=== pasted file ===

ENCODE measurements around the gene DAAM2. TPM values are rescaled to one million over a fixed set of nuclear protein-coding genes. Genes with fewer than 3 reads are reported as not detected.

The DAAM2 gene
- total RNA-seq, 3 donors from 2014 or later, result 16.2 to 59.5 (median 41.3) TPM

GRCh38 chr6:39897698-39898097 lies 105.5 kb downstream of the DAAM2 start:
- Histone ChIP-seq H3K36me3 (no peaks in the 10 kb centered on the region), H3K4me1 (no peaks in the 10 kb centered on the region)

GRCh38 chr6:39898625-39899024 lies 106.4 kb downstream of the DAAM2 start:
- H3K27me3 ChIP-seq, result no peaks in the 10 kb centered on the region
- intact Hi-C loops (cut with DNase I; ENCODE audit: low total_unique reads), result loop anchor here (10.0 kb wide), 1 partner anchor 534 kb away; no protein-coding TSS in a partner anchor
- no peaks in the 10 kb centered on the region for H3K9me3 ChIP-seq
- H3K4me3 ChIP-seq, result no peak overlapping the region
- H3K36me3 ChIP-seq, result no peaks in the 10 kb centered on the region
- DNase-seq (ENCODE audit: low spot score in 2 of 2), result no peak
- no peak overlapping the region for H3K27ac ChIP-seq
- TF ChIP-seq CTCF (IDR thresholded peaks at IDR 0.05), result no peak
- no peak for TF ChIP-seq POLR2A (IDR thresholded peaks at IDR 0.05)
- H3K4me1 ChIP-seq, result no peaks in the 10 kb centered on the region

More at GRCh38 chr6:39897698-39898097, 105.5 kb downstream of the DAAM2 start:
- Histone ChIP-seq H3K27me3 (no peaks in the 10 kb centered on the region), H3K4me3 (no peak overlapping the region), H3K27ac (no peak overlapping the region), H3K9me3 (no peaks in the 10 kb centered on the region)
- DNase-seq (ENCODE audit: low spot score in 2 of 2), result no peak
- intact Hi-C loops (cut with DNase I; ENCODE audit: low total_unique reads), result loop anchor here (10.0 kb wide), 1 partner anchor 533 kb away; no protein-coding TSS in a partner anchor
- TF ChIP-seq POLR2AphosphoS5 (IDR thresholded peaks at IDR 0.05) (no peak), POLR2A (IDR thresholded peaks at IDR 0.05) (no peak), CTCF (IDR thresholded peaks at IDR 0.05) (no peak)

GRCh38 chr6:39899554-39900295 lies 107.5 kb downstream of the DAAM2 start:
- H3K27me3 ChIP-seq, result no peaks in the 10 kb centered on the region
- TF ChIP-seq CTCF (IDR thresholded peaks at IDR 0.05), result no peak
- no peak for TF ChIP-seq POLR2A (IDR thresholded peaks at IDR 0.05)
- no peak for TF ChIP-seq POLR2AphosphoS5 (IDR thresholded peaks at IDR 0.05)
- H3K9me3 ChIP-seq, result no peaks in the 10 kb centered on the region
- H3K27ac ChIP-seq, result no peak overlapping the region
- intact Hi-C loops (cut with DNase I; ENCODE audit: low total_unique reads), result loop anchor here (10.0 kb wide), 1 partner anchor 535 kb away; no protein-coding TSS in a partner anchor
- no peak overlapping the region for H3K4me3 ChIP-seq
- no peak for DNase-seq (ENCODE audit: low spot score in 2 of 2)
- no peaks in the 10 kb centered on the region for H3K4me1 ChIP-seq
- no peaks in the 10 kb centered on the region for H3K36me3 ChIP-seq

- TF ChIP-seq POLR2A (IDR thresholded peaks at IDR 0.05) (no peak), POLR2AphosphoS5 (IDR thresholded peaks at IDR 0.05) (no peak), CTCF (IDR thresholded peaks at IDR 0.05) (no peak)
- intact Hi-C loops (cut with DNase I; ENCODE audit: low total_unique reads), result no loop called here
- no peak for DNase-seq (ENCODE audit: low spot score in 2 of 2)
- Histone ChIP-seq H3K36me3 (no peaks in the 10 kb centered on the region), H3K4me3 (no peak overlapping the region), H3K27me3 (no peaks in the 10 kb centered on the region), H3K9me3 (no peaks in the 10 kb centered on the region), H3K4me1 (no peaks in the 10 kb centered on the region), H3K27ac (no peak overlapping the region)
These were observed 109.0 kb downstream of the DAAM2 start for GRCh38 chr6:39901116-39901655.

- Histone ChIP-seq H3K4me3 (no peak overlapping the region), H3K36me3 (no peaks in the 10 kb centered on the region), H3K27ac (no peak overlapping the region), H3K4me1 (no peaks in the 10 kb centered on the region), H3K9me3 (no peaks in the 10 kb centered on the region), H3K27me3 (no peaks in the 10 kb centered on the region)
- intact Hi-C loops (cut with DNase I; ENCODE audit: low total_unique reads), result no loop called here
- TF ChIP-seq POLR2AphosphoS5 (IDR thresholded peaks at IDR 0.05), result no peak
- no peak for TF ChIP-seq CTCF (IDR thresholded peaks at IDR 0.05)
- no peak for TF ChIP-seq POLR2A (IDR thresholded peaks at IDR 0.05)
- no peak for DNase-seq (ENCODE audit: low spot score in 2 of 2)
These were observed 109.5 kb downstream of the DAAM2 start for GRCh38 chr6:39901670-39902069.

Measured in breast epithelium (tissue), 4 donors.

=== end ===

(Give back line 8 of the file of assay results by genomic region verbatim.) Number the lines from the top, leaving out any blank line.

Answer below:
- intact Hi-C loops (cut with DNase I; ENCODE audit: low total_unique reads), result loop anchor here (10.0 kb wide), 1 partner anchor 534 kb away; no protein-coding TSS in a partner anchor